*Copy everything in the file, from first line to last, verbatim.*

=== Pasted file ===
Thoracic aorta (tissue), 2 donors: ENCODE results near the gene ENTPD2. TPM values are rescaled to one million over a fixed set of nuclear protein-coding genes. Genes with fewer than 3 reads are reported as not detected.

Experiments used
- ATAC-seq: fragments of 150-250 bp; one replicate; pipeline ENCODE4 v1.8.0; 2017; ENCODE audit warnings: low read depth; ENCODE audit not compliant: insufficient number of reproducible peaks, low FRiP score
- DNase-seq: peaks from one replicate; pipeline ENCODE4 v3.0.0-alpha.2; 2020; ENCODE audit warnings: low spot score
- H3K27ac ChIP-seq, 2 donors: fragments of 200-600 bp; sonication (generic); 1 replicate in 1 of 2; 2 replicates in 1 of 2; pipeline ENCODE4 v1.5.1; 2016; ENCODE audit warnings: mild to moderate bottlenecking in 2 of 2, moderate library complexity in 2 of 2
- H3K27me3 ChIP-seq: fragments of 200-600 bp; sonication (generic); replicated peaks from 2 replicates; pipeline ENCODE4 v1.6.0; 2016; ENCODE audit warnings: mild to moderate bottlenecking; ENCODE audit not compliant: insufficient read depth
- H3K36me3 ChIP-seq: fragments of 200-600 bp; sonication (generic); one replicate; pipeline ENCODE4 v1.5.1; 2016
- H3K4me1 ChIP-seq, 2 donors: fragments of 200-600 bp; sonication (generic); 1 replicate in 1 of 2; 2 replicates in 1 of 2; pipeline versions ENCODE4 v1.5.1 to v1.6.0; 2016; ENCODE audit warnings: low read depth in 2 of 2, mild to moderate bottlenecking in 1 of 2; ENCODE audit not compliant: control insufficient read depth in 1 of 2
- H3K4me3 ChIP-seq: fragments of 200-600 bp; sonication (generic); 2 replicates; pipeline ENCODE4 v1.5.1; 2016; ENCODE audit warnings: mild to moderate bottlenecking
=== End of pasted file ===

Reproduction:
Thoracic aorta (tissue), 2 donors: ENCODE results near the gene ENTPD2. TPM values are rescaled to one million over a fixed set of nuclear protein-coding genes. Genes with fewer than 3 reads are reported as not detected.

Experiments used
- ATAC-seq: fragments of 150-250 bp; one replicate; pipeline ENCODE4 v1.8.0; 2017; ENCODE audit warnings: low read depth; ENCODE audit not compliant: insufficient number of reproducible peaks, low FRiP score
- DNase-seq: peaks from one replicate; pipeline ENCODE4 v3.0.0-alpha.2; 2020; ENCODE audit warnings: low spot score
- H3K27ac ChIP-seq, 2 donors: fragments of 200-600 bp; sonication (generic); 1 replicate in 1 of 2; 2 replicates in 1 of 2; pipeline ENCODE4 v1.5.1; 2016; ENCODE audit warnings: mild to moderate bottlenecking in 2 of 2, moderate library complexity in 2 of 2
- H3K27me3 ChIP-seq: fragments of 200-600 bp; sonication (generic); replicated peaks from 2 replicates; pipeline ENCODE4 v1.6.0; 2016; ENCODE audit warnings: mild to moderate bottlenecking; ENCODE audit not compliant: insufficient read depth
- H3K36me3 ChIP-seq: fragments of 200-600 bp; sonication (generic); one replicate; pipeline ENCODE4 v1.5.1; 2016
- H3K4me1 ChIP-seq, 2 donors: fragments of 200-600 bp; sonication (generic); 1 replicate in 1 of 2; 2 replicates in 1 of 2; pipeline versions ENCODE4 v1.5.1 to v1.6.0; 2016; ENCODE audit warnings: low read depth in 2 of 2, mild to moderate bottlenecking in 1 of 2; ENCODE audit not compliant: control insufficient read depth in 1 of 2
- H3K4me3 ChIP-seq: fragments of 200-600 bp; sonication (generic); 2 replicates; pipeline ENCODE4 v1.5.1; 2016; ENCODE audit warnings: mild to moderate bottlenecking